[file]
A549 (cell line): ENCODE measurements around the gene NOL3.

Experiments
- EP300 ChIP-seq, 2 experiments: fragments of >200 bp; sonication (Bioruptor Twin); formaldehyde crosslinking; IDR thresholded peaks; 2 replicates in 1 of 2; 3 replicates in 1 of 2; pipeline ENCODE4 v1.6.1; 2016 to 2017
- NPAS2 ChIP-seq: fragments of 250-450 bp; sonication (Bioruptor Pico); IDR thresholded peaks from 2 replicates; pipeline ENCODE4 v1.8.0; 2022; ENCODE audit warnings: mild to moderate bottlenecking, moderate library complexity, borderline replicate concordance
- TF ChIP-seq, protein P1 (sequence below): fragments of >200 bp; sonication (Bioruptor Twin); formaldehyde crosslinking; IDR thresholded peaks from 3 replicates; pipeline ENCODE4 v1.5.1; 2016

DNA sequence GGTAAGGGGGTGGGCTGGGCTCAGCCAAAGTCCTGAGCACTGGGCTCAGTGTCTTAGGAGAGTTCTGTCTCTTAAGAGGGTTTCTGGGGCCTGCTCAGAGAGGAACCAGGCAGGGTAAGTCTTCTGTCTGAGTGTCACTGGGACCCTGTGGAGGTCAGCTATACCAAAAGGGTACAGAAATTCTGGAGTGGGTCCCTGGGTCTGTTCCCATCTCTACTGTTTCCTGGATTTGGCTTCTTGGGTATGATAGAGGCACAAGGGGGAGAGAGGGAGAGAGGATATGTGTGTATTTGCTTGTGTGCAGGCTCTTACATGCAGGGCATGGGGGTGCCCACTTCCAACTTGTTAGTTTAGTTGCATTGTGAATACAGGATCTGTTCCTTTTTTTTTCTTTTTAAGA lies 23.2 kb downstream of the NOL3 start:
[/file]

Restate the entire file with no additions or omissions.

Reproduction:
A549 (cell line): ENCODE measurements around the gene NOL3.

Experiments
- EP300 ChIP-seq, 2 experiments: fragments of >200 bp; sonication (Bioruptor Twin); formaldehyde crosslinking; IDR thresholded peaks; 2 replicates in 1 of 2; 3 replicates in 1 of 2; pipeline ENCODE4 v1.6.1; 2016 to 2017
- NPAS2 ChIP-seq: fragments of 250-450 bp; sonication (Bioruptor Pico); IDR thresholded peaks from 2 replicates; pipeline ENCODE4 v1.8.0; 2022; ENCODE audit warnings: mild to moderate bottlenecking, moderate library complexity, borderline replicate concordance
- TF ChIP-seq, protein P1 (sequence below): fragments of >200 bp; sonication (Bioruptor Twin); formaldehyde crosslinking; IDR thresholded peaks from 3 replicates; pipeline ENCODE4 v1.5.1; 2016

DNA sequence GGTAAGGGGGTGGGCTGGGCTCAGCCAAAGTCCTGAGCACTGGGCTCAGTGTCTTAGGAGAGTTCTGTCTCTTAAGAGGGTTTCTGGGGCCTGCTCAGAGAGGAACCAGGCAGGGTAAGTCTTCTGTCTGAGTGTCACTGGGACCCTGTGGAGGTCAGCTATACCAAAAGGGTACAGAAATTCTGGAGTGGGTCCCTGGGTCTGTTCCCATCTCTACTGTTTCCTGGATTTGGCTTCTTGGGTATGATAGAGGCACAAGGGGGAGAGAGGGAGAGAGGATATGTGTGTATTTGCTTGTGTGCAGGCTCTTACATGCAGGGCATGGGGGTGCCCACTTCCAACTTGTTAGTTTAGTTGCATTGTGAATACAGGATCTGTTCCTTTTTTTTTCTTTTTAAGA lies 23.2 kb downstream of the NOL3 start: